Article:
The sequence of layers selected in the experiment is that of a typical spin valve. These are nano-magnetic layer structures which are used as magnetic sensors in the read heads of hard disks and which encode the logical bits “0” and “1” in non-volatile magnetic data storage. The speed at which data can be read and written, depends crucially on the precession of the magnetic moments and their damping. “Therefore, the finding that the damping of the magnetic precession is influenced by spin pumping through non-magnetic intermediate layers is not only of fundamental but also of practical interest for industrial applications” said Professor Zabel.
R. Salikhov,R. Abrudan, F. Brüssing, St. Buschhorn, M. Ewerlin, D. Mishra, F. Radu, I. A. Garifullin, and H. Zabel, “Precessional Dynamics and Damping in Co/Cu/Py Spin Valves”, Applied Physics Letters Vol. 99, page 092509 (2011), DOI: 10.1063/1.3633115
Prof. Dr. Hartmut Zabel, Chair for Experimental Physis / Solid State Physics at the Ruhr-Universität Bochum, tel. +49 234 32 23649, e-mail: firstname.lastname@example.org
Editor: Jens Wylkop
Dr. Josef König | idw
Astronomers find unexpected, dust-obscured star formation in distant galaxy
24.03.2017 | University of Massachusetts at Amherst
Gravitational wave kicks monster black hole out of galactic core
24.03.2017 | NASA/Goddard Space Flight Center
Astronomers from Bonn and Tautenburg in Thuringia (Germany) used the 100-m radio telescope at Effelsberg to observe several galaxy clusters. At the edges of these large accumulations of dark matter, stellar systems (galaxies), hot gas, and charged particles, they found magnetic fields that are exceptionally ordered over distances of many million light years. This makes them the most extended magnetic fields in the universe known so far.
The results will be published on March 22 in the journal „Astronomy & Astrophysics“.
Galaxy clusters are the largest gravitationally bound structures in the universe. With a typical extent of about 10 million light years, i.e. 100 times the...
Researchers at the Goethe University Frankfurt, together with partners from the University of Tübingen in Germany and Queen Mary University as well as Francis Crick Institute from London (UK) have developed a novel technology to decipher the secret ubiquitin code.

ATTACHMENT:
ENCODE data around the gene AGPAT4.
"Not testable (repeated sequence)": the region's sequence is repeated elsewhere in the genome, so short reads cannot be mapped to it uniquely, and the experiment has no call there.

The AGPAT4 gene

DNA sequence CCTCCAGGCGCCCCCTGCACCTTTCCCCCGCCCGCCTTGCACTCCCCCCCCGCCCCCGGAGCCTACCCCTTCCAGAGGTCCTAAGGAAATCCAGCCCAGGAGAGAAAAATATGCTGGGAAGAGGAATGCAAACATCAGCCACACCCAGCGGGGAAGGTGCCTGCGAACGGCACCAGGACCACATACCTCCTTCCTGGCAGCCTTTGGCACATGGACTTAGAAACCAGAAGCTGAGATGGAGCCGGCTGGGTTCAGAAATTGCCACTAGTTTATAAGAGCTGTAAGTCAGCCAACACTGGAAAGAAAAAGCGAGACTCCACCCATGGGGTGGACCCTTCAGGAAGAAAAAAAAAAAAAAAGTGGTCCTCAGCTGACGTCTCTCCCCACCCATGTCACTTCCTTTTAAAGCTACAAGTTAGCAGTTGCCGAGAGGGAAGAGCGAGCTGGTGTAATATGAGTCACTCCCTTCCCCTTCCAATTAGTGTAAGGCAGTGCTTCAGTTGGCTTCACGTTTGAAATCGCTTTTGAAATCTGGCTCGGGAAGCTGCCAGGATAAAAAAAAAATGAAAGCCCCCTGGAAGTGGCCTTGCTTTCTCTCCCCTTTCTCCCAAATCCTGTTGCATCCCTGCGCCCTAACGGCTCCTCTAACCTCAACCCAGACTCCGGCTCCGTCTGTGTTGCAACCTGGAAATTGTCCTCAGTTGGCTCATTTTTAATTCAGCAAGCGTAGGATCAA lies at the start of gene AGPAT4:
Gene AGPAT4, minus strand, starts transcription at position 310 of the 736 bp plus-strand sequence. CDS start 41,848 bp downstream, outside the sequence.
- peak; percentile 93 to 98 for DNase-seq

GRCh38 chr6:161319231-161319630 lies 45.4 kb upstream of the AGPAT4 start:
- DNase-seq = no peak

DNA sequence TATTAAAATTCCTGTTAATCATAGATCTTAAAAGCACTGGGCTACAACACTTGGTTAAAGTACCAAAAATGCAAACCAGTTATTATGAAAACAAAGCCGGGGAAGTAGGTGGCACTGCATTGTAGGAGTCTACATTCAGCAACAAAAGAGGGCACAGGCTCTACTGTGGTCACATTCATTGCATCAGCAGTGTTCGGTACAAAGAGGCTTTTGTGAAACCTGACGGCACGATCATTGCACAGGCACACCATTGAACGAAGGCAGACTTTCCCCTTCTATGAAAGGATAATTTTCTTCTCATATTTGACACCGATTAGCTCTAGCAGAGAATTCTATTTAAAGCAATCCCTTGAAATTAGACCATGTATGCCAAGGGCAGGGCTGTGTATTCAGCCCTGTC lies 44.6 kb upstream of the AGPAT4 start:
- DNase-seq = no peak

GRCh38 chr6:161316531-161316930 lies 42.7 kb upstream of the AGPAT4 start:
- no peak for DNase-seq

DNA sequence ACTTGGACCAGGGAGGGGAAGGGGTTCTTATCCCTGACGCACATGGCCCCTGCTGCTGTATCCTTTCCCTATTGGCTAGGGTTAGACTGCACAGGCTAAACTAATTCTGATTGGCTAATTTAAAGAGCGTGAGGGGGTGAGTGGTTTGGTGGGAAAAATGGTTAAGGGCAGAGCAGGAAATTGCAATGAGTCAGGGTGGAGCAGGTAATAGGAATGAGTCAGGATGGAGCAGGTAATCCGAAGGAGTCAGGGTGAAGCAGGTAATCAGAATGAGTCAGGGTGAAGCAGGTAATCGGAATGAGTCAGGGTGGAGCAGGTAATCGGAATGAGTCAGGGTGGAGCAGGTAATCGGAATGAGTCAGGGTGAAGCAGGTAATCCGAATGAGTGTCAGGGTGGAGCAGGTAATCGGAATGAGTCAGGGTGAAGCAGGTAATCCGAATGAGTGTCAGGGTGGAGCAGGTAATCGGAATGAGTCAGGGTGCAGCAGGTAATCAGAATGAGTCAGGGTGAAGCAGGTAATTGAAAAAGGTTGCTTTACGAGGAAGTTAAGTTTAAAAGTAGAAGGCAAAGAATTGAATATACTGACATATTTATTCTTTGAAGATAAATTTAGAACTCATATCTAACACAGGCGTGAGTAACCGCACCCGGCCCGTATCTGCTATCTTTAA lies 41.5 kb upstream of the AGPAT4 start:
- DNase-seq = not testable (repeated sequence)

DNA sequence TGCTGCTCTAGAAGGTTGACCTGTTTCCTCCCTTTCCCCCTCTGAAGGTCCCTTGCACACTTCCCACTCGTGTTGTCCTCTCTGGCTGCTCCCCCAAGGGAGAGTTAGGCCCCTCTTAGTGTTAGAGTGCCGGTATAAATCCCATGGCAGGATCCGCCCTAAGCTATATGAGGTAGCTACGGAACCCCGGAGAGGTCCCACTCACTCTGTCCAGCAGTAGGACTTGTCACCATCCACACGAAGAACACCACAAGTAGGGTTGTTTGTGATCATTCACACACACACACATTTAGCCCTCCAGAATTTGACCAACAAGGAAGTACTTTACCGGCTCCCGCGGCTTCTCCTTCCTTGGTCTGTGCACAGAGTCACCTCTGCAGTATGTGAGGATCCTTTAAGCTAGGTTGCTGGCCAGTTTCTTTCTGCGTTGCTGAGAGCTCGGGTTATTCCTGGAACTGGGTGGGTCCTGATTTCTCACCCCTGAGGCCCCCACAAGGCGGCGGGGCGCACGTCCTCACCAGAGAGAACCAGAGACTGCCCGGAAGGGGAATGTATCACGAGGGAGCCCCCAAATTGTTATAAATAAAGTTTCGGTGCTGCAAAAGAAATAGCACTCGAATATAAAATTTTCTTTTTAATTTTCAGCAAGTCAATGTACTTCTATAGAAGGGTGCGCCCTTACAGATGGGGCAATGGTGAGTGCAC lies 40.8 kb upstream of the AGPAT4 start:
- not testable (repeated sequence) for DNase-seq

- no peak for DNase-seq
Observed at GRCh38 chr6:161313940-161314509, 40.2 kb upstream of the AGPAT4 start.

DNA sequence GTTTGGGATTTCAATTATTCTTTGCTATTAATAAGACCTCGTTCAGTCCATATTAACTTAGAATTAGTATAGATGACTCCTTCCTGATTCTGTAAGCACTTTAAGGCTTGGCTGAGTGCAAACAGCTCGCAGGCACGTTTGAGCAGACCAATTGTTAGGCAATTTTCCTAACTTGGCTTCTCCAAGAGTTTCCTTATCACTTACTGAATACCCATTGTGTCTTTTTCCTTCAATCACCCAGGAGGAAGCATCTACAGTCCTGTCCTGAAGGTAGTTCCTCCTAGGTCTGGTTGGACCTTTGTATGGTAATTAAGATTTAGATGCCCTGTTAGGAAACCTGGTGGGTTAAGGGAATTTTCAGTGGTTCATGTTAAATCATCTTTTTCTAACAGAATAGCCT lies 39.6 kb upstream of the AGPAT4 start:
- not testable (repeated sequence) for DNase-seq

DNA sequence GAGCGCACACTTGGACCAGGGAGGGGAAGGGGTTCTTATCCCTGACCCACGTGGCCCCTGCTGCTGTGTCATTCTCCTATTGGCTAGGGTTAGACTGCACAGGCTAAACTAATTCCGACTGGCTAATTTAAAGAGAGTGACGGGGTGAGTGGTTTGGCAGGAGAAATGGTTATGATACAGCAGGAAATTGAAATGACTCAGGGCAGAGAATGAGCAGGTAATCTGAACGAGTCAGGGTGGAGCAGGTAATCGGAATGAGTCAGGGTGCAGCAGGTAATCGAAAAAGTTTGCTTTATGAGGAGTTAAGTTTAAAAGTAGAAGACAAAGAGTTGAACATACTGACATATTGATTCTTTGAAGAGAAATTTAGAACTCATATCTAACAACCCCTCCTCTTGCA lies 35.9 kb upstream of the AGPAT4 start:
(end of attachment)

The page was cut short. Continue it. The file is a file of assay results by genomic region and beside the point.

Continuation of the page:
Ubiquitin is a small protein that can be linked to other cellular proteins, thereby controlling and modulating their functions. The attachment occurs in many...
In the eternal search for next generation high-efficiency solar cells and LEDs, scientists at Los Alamos National Laboratory and their partners are creating...
Silicon nanosheets are thin, two-dimensional layers with exceptional optoelectronic properties very similar to those of graphene. Albeit, the nanosheets are less stable. Now researchers at the Technical University of Munich (TUM) have, for the first time ever, produced a composite material combining silicon nanosheets and a polymer that is both UV-resistant and easy to process. This brings the scientists a significant step closer to industrial applications like flexible displays and photosensors.
Silicon nanosheets are thin, two-dimensional layers with exceptional optoelectronic properties very similar to those of graphene. Albeit, the nanosheets are...
Enzymes behave differently in a test tube compared with the molecular scrum of a living cell. Chemists from the University of Basel have now been able to simulate these confined natural conditions in artificial vesicles for the first time. As reported in the academic journal Small, the results are offering better insight into the development of nanoreactors and artificial organelles.
Enzymes behave differently in a test tube compared with the molecular scrum of a living cell. Chemists from the University of Basel have now been able to...
20.03.2017 | Event News
14.03.2017 | Event News
07.03.2017 | Event News
27.03.2017 | Earth Sciences
27.03.2017 | Life Sciences
27.03.2017 | Life Sciences